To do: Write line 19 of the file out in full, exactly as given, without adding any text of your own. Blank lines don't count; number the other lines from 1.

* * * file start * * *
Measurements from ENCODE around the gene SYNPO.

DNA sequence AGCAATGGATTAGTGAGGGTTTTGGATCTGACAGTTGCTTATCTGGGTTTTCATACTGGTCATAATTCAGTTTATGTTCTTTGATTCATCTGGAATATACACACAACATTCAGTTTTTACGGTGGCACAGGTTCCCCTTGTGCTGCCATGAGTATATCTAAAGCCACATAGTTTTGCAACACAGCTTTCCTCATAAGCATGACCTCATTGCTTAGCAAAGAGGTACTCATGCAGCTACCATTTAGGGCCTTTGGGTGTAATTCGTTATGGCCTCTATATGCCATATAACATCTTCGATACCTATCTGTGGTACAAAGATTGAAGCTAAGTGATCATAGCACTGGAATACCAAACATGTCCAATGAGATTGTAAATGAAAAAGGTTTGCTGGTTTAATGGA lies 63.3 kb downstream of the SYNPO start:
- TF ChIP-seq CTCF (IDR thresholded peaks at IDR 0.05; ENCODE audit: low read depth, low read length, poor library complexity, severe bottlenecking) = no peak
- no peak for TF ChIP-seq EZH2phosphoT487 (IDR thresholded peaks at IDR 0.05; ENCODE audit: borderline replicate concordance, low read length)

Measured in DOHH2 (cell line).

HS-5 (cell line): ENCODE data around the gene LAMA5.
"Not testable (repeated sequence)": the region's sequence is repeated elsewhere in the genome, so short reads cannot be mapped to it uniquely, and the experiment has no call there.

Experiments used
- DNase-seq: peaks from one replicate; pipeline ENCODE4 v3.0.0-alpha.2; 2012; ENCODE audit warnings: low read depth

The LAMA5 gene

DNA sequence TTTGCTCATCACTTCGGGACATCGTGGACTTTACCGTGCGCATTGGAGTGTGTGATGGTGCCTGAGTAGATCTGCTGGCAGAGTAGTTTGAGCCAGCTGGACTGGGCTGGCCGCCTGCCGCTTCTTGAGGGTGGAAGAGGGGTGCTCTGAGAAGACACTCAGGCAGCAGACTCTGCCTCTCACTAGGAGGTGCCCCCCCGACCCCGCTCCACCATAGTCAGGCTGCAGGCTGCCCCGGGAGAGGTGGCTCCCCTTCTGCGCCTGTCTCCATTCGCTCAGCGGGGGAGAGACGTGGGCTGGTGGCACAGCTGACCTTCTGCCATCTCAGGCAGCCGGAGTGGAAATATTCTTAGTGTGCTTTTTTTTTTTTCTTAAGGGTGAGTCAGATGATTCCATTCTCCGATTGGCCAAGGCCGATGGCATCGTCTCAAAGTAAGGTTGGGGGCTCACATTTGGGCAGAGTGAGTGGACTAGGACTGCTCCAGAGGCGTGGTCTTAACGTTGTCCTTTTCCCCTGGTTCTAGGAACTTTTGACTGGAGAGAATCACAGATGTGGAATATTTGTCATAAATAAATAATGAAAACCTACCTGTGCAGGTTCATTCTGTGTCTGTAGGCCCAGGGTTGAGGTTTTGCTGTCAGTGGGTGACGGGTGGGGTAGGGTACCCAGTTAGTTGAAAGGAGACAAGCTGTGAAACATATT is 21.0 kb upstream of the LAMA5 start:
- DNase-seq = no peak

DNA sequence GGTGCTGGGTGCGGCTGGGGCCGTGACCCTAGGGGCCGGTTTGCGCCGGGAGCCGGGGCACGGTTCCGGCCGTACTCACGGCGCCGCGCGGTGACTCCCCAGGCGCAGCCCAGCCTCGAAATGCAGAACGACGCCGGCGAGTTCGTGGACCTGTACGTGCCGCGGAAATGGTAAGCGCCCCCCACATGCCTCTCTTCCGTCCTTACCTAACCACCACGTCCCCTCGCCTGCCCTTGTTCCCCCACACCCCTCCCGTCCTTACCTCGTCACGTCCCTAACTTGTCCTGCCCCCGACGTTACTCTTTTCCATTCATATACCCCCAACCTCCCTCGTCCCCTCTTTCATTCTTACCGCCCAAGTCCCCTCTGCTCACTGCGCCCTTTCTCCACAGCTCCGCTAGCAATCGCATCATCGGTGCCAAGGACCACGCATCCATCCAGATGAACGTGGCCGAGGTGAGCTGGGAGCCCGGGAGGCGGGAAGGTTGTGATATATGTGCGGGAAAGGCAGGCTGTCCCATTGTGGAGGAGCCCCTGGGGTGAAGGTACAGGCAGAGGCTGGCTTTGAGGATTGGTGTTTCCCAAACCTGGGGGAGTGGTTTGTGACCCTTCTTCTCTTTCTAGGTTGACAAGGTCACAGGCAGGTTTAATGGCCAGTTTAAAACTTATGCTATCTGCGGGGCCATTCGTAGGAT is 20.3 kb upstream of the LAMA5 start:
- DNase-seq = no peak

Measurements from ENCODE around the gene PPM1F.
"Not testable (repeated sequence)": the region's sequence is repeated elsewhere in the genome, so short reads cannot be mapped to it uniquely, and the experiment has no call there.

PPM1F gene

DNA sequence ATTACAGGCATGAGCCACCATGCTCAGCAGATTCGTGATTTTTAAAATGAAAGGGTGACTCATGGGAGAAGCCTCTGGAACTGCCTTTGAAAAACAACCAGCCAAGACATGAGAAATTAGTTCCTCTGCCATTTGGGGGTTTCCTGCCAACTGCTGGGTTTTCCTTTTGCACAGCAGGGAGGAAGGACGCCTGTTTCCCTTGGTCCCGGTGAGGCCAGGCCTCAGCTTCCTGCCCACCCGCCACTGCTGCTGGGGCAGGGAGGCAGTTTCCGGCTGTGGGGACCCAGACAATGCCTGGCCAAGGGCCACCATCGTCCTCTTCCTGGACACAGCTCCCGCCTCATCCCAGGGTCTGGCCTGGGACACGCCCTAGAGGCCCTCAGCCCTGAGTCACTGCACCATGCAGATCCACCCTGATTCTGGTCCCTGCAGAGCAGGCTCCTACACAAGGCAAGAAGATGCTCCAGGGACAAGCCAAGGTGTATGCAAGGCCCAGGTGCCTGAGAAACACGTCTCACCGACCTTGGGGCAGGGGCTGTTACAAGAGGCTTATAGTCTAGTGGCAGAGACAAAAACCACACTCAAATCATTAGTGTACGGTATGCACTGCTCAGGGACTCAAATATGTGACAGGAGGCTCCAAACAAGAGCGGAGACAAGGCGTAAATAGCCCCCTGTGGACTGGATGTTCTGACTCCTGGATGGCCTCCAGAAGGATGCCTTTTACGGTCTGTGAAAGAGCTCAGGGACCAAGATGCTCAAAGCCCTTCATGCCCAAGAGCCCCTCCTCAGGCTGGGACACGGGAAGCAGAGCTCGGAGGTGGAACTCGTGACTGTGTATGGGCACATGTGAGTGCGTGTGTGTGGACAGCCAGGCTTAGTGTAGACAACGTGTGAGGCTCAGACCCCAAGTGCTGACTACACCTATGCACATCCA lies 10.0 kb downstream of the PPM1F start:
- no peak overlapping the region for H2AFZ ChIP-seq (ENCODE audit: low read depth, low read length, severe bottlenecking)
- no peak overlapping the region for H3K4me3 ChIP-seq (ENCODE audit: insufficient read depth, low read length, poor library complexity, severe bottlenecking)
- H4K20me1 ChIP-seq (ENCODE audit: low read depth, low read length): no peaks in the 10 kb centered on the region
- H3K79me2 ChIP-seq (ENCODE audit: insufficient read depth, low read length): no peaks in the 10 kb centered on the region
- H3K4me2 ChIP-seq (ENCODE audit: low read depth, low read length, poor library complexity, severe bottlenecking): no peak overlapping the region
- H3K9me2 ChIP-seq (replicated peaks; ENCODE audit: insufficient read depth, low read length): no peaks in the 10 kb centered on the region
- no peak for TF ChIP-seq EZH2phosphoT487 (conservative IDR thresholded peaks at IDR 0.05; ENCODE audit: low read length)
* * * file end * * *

- no peak overlapping the region for H2AFZ ChIP-seq (ENCODE audit: low read depth, low read length, severe bottlenecking)